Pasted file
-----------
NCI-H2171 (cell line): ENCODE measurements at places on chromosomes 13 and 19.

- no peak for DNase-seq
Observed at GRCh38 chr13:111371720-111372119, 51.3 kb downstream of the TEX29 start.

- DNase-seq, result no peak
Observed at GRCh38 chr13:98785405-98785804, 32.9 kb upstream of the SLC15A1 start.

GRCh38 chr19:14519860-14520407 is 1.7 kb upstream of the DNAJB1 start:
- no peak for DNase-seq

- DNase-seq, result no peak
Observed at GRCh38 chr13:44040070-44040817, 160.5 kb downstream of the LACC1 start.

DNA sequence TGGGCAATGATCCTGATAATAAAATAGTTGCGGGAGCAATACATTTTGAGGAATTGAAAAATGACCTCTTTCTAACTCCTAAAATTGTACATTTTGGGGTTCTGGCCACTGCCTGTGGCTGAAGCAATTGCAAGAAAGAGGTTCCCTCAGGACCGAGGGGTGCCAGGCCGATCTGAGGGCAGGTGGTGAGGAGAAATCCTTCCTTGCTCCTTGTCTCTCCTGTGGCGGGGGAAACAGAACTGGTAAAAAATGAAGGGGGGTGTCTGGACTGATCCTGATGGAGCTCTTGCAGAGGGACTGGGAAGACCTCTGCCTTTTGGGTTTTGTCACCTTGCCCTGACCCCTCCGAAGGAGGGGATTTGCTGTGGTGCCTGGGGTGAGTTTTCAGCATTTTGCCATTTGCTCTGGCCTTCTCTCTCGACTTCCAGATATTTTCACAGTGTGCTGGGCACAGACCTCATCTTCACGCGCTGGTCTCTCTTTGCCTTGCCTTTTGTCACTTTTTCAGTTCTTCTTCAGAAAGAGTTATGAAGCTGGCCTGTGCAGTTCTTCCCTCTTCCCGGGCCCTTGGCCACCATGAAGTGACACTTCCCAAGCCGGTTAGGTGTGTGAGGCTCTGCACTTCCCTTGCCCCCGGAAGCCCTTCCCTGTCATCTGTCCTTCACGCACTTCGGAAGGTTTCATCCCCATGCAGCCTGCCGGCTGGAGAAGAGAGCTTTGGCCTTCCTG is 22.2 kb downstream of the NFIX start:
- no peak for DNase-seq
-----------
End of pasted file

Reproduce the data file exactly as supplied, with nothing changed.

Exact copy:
NCI-H2171 (cell line): ENCODE measurements at places on chromosomes 13 and 19.

- no peak for DNase-seq
Observed at GRCh38 chr13:111371720-111372119, 51.3 kb downstream of the TEX29 start.

- DNase-seq, result no peak
Observed at GRCh38 chr13:98785405-98785804, 32.9 kb upstream of the SLC15A1 start.

GRCh38 chr19:14519860-14520407 is 1.7 kb upstream of the DNAJB1 start:
- no peak for DNase-seq

- DNase-seq, result no peak
Observed at GRCh38 chr13:44040070-44040817, 160.5 kb downstream of the LACC1 start.

DNA sequence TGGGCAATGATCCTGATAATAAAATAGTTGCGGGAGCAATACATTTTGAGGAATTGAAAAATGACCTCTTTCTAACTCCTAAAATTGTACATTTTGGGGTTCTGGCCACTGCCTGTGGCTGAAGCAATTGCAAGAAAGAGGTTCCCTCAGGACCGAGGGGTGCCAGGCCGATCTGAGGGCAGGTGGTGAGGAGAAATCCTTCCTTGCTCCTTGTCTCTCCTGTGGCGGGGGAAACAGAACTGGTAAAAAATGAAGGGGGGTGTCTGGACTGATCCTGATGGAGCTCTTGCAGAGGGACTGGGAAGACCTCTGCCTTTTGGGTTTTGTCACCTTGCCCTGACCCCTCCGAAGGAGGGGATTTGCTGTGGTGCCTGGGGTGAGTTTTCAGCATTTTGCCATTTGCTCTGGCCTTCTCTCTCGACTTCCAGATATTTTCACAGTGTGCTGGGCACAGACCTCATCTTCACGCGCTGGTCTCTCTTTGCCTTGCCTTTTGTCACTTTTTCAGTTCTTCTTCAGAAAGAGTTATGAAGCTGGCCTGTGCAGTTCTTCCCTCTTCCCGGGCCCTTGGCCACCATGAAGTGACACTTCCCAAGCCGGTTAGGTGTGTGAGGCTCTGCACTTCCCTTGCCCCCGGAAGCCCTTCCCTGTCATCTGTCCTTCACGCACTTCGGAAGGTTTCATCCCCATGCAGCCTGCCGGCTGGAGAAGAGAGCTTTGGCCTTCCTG is 22.2 kb downstream of the NFIX start:
- no peak for DNase-seq